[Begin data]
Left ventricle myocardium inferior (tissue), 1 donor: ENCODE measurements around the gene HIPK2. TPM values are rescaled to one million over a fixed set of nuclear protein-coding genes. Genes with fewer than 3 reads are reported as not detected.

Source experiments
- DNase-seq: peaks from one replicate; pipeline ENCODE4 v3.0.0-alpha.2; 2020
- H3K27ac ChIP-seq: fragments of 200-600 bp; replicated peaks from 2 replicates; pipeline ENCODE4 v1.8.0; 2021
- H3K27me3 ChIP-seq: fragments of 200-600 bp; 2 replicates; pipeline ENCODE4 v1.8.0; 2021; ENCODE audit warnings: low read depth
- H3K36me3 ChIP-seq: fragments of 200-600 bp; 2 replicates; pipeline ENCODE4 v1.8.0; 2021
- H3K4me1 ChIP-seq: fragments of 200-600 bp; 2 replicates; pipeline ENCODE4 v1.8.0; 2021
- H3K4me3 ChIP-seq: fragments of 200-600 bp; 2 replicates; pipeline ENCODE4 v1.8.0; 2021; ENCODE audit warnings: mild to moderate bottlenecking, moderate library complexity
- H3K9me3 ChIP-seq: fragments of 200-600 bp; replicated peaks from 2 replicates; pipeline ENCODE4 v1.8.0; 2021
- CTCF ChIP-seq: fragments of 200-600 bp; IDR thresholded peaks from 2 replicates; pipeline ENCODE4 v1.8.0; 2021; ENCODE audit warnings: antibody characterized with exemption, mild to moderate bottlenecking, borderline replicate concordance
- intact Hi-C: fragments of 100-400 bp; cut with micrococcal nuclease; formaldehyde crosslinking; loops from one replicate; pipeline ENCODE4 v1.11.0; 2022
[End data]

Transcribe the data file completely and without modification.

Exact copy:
Left ventricle myocardium inferior (tissue), 1 donor: ENCODE measurements around the gene HIPK2. TPM values are rescaled to one million over a fixed set of nuclear protein-coding genes. Genes with fewer than 3 reads are reported as not detected.

Source experiments
- DNase-seq: peaks from one replicate; pipeline ENCODE4 v3.0.0-alpha.2; 2020
- H3K27ac ChIP-seq: fragments of 200-600 bp; replicated peaks from 2 replicates; pipeline ENCODE4 v1.8.0; 2021
- H3K27me3 ChIP-seq: fragments of 200-600 bp; 2 replicates; pipeline ENCODE4 v1.8.0; 2021; ENCODE audit warnings: low read depth
- H3K36me3 ChIP-seq: fragments of 200-600 bp; 2 replicates; pipeline ENCODE4 v1.8.0; 2021
- H3K4me1 ChIP-seq: fragments of 200-600 bp; 2 replicates; pipeline ENCODE4 v1.8.0; 2021
- H3K4me3 ChIP-seq: fragments of 200-600 bp; 2 replicates; pipeline ENCODE4 v1.8.0; 2021; ENCODE audit warnings: mild to moderate bottlenecking, moderate library complexity
- H3K9me3 ChIP-seq: fragments of 200-600 bp; replicated peaks from 2 replicates; pipeline ENCODE4 v1.8.0; 2021
- CTCF ChIP-seq: fragments of 200-600 bp; IDR thresholded peaks from 2 replicates; pipeline ENCODE4 v1.8.0; 2021; ENCODE audit warnings: antibody characterized with exemption, mild to moderate bottlenecking, borderline replicate concordance
- intact Hi-C: fragments of 100-400 bp; cut with micrococcal nuclease; formaldehyde crosslinking; loops from one replicate; pipeline ENCODE4 v1.11.0; 2022